Yesterday I passed a jogger; A chubby guy dressed in sweats and laboring up a slight grade. New guy, I thought. I gave him a thumbs-up when I passed.

Adapting a sport like cycling or running is a lot like beginning a new relationship. Hey, wow, this is cool. I like her a lot. Does she like me? Will this work out? Maybe I should keep my options open for a while so I don’t make a fool of myself.

Like being in a relationship, being any sort of athlete is an identity. I didn’t call myself a cyclist until I’d been riding for 6 months or so. Saying, “I’m a cyclist,” is committing to the game. When you’re new and you’re laboring up that hill and you’re thinking about just how fat and slow you are and someone passes in a car, you feel like a poseur. It’s as if to even be out there you should have the BMI of an Olympian. 

Fuck that.

I think that keeps a lot of people from riding bikes. Or running. Or playing tennis. Because of course you suck when you’re new. It takes time to lose weight. It takes time to become reasonably competent. I’ve been riding bikes for nearly 20 years now and I will always suck compared to a lot of riders. But I’ve learned that that doesn’t matter.

I have fun.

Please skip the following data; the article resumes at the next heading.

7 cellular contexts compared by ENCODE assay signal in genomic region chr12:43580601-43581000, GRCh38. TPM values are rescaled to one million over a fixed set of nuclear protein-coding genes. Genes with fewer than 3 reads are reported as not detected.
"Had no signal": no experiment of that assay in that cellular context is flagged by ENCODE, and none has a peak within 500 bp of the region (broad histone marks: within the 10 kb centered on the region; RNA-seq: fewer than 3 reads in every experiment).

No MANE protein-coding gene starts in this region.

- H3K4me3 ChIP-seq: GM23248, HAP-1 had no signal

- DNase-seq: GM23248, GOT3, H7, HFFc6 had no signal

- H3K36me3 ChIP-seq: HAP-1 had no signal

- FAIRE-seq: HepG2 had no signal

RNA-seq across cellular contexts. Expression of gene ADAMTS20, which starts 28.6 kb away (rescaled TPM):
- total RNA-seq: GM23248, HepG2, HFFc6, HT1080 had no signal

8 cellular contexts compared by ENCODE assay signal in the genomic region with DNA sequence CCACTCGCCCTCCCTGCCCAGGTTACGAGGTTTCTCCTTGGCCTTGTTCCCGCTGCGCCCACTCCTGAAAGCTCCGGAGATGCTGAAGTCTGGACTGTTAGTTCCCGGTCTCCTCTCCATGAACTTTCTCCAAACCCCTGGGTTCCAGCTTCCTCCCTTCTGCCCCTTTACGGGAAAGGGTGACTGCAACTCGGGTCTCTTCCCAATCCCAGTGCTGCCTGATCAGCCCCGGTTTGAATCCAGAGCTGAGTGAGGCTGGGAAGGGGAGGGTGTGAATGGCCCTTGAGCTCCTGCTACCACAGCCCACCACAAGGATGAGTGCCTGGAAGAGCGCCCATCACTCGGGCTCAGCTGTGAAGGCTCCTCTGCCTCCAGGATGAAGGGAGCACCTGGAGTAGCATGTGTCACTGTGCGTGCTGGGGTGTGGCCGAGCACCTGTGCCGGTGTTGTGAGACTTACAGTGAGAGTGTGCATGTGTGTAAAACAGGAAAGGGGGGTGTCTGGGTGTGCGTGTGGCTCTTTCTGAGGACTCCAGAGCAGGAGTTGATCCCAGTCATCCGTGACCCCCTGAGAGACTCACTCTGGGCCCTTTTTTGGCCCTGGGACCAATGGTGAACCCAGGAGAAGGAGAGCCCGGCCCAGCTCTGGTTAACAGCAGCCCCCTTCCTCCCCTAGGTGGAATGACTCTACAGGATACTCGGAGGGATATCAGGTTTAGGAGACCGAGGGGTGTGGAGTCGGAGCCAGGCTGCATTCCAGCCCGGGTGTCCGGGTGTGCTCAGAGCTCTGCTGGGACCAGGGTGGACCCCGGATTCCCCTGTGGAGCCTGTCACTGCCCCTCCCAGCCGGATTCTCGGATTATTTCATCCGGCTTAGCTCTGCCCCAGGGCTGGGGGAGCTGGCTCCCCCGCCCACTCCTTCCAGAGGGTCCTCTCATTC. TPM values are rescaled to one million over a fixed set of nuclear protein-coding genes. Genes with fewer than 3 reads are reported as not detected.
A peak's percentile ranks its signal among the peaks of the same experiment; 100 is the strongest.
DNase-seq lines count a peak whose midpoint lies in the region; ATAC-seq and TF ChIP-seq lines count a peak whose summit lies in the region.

I ride bikes.

I’m a cyclist. 

I might not say that if it weren’t for the people who encouraged me along the way.

And so I raise my thumb when passing struggling riders. Or runners. Because you never know how important a little encouragement from a stranger might be to that person.


About swampyankeecyclist

I'm Andy Engel, just a middle-aged, middle-class guy from Roxbury, Connecticut. I've been married to my best friend since 1988, and we have two grown sons. I like riding bikes, and my biggest accomplishment is the 180K D2R2. I own 5 bikes but my go-to rides are a 2016 GT Grade gravel and commuter bike and a 2016 Specialized 650b hardtail mountain bike. Additionally, I have a 2000-something carbon-fiber Orbea road bike, a 1990-something Specialized Sirrus that's my old dirt and commuter bike and which now serves as a spare and a trainer bike, and a 1985 Ross Mount Hood MTB. All but the 650b have Brooks saddles. I work from home now, but used to commute 32 miles round trip to work by bike year round. I was a carpenter and still love building things, but regular paychecks, insurance, and vacation time lured me into journalism. I've written a couple of books on carpentry, and I've been an editor at Fine Homebuilding, Fine Woodworking, and Professional Deck Builder magazines. Currently, I manage construction events at the JLC Live and Remodeling Show trade shows. Additionally, my wife and I run Transylvania Guest House, an Airbnb. Find us on Instagram. Come stay with us and I'll show you some great cycling.
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1 Response to Identity

  1. Leslie says:


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